Marylanders admit to having some potentially deadly habits behind the wheel, and those habits took a lot of lives last year.
In 2021, there were 557 roadway fatalities in Maryland. While that number is down 2.8% from 2020, state officials say it is still not good news.
“Tragically, we lost 377 drivers, 80 passengers, 129 pedestrians and bicyclists,” said James F. Ports Jr., the secretary of Maryland’s Transportation Department.
“These are not just numbers. These are not just statistics. They are people. They’re our family members, our friends, our community members.”
This year, there have already been 134 roadway fatalities in Maryland.
A Road Safety Attitudes and Behavior Survey conducted for the Maryland Highway Safety Office showed the majority of Marylanders — 93 percent — think unsafe driving is a major problem.
The bigger problem may be what they are — or aren’t — doing about it.
“Many appear to be talking the talk but not walking the walk,” said Chrissy Nizer, administrator for the Maryland Department of Transportation Motor Vehicle Administration. “Distracted driving contributed to more than a third of motor vehicle fatalities in Maryland, and nearly half of the respondents surveyed admitted engaging in distracted driving behaviors while behind the wheel.”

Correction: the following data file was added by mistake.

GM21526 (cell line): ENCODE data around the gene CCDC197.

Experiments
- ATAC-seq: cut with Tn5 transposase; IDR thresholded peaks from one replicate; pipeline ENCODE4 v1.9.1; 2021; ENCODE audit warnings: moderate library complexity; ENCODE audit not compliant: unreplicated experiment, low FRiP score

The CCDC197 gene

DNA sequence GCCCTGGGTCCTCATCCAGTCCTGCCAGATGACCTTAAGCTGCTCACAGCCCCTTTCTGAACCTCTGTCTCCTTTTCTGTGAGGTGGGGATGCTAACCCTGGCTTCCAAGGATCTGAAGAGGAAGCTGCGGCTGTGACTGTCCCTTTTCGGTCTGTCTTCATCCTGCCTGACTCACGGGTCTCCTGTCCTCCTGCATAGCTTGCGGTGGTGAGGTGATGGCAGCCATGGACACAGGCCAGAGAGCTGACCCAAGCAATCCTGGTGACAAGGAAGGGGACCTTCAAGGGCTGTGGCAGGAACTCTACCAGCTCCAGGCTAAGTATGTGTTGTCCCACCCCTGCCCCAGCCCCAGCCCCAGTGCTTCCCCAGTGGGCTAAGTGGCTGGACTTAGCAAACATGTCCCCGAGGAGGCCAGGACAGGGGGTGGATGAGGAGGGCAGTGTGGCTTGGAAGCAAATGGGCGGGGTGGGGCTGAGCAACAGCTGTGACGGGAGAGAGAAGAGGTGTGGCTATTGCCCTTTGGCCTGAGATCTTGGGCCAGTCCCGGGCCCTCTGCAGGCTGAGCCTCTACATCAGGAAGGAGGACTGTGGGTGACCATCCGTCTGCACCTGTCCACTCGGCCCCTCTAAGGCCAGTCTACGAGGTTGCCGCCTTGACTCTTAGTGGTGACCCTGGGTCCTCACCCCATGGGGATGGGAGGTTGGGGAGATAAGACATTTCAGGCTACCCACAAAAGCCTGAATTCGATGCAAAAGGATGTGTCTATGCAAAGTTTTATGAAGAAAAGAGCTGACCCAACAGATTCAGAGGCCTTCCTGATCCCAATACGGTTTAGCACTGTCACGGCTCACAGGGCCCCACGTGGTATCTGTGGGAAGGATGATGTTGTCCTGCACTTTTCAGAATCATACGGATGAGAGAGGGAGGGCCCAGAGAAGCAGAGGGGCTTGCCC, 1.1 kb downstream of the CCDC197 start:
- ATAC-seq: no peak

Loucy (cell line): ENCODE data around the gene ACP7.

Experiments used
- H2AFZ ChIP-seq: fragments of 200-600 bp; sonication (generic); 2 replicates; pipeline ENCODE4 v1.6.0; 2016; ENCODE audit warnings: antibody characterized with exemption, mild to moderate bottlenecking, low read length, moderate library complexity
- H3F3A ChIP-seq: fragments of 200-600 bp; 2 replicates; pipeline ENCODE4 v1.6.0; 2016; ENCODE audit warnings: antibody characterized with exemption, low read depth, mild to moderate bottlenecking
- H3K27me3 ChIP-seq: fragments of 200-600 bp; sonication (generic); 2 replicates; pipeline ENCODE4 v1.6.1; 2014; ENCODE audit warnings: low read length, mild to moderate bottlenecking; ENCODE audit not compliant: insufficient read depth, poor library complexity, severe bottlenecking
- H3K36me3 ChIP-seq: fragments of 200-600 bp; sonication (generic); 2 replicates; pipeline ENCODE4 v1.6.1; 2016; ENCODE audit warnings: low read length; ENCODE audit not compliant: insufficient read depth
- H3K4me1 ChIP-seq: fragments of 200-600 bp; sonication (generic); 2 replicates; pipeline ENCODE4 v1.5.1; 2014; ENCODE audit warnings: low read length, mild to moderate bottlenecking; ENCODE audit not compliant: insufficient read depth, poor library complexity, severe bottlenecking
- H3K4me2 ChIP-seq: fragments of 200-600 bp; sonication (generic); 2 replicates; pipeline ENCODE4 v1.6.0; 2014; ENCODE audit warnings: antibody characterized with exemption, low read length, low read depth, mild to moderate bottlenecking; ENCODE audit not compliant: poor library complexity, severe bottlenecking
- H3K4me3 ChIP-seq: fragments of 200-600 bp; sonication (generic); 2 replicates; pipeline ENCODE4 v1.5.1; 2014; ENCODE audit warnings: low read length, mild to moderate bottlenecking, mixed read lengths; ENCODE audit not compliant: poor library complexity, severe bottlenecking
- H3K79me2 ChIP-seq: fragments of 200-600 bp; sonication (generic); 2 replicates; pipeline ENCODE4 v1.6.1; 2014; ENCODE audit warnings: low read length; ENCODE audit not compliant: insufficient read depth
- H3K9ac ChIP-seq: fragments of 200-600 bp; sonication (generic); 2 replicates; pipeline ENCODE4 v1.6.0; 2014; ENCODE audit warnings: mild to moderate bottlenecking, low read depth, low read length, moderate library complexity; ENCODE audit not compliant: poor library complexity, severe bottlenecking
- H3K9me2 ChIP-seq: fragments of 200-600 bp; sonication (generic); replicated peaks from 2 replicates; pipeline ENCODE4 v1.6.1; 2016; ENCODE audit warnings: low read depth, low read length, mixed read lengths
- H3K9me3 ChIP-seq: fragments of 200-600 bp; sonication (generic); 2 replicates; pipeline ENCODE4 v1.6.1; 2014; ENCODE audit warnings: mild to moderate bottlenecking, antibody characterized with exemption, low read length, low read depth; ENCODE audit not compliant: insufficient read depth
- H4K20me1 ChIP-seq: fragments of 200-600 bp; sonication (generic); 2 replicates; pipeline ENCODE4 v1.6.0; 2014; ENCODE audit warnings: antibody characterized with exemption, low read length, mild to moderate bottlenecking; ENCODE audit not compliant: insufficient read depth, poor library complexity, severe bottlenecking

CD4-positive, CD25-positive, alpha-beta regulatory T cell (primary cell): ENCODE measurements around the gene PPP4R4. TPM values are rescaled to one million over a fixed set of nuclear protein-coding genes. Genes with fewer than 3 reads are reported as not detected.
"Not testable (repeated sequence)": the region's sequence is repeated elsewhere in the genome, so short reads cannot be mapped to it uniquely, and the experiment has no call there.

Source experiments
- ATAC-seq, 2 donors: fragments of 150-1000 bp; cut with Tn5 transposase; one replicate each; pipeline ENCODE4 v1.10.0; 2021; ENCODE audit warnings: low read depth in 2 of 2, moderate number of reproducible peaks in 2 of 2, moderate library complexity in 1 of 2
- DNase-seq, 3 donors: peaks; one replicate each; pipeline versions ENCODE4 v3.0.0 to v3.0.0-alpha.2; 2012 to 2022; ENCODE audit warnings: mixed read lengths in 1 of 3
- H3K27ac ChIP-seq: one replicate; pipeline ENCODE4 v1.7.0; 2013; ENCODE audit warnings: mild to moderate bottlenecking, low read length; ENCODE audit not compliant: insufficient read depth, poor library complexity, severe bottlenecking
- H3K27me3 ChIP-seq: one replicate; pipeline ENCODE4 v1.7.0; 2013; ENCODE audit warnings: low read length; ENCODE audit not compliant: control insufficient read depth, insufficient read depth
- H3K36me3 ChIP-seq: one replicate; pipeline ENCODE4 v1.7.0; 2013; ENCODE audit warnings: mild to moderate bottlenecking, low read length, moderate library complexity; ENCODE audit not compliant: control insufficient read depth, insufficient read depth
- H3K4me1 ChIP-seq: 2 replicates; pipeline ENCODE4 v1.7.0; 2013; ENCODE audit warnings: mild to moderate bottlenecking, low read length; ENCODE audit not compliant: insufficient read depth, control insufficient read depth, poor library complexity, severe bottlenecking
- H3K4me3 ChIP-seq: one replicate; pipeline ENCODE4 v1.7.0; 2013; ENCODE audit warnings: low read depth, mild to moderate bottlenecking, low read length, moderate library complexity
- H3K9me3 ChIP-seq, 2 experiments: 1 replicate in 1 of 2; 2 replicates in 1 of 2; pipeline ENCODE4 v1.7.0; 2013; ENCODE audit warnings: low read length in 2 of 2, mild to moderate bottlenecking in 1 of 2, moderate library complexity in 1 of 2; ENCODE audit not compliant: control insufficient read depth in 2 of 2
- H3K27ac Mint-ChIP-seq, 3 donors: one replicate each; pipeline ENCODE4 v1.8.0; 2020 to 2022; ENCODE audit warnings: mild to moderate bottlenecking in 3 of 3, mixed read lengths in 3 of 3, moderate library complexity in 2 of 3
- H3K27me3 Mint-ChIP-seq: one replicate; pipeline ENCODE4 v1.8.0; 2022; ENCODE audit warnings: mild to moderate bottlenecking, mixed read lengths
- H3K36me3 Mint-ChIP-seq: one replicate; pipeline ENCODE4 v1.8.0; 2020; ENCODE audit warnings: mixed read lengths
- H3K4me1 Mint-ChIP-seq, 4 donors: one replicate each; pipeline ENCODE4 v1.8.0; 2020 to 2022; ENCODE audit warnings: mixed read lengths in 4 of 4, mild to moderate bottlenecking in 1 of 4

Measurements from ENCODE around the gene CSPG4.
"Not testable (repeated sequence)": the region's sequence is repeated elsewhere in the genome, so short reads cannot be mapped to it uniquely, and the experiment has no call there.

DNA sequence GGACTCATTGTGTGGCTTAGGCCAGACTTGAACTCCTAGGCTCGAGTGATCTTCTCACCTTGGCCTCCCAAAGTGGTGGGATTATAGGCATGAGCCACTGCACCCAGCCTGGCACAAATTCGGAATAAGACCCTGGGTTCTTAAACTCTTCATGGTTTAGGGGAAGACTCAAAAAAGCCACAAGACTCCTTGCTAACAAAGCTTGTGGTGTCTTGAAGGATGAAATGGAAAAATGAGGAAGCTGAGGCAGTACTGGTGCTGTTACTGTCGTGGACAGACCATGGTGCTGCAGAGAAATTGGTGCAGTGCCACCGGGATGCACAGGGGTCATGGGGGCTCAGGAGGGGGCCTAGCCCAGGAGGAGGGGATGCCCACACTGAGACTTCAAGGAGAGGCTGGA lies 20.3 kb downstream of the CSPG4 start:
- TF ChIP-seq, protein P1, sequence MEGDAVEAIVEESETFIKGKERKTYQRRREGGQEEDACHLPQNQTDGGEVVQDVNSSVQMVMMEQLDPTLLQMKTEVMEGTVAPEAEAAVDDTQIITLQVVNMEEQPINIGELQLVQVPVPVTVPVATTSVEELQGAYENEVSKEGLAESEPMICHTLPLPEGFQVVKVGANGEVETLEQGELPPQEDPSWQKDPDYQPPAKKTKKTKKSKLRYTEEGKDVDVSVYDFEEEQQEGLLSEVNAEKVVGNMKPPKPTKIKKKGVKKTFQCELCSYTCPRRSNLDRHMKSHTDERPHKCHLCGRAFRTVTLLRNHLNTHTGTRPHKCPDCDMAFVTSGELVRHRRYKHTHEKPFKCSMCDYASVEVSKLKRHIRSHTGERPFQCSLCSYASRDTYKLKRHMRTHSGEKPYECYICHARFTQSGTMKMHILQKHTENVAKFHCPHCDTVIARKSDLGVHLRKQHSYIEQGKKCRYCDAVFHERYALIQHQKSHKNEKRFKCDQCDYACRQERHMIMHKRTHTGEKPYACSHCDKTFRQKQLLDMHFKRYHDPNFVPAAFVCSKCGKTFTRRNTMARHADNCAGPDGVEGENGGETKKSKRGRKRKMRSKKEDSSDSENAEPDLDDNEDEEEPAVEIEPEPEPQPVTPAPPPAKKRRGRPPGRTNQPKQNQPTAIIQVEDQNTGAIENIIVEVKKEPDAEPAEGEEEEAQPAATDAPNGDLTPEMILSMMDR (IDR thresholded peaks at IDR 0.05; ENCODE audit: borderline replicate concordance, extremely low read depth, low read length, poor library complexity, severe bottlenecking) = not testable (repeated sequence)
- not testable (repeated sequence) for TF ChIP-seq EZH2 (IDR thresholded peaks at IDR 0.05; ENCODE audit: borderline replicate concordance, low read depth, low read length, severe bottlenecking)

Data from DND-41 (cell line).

Over the past five years in Maryland, 800 people have been killed in crashes involving an impaired driver. In the survey, more than 3% of those questioned admitted to driving impaired over the last month.
The survey also found many drivers have lead feet.
“About 41% of respondents admitted to frequently or sometimes driving 15 mph or more over the speed limit on a highway,” Nizer said, “And 75% admitted to driving 10 mph or more over the speed limit on a residential street in just the past 30 days.”
She also said there’s been more speeding since the beginning of the pandemic: 25% of the fatalities in 2021 were pedestrians. The survey showed that while more than half the pedestrians questioned didn’t feel comfortable crossing roads, only 37% always use a crosswalk.
“Traffic crashes are as big a threat to public safety as guns and violence,” said Maryland’s state police superintendent, Col. Woodrow Jones III. “Causes of the majority of fatalities continue to be no secret: Impaired driving, speeding, distracted driving, aggressive driving, failure to wear a seatbelt and not using crosswalks continue to be the actions that lead to tragedies on our roads.”
April is Distracted Driving Awareness Month, and Jones said Maryland State Police will have extra eyes on patrol watching for, and stopping, distracted drivers, thanks to funding from the Maryland Department of Transportation Highway Safety Office.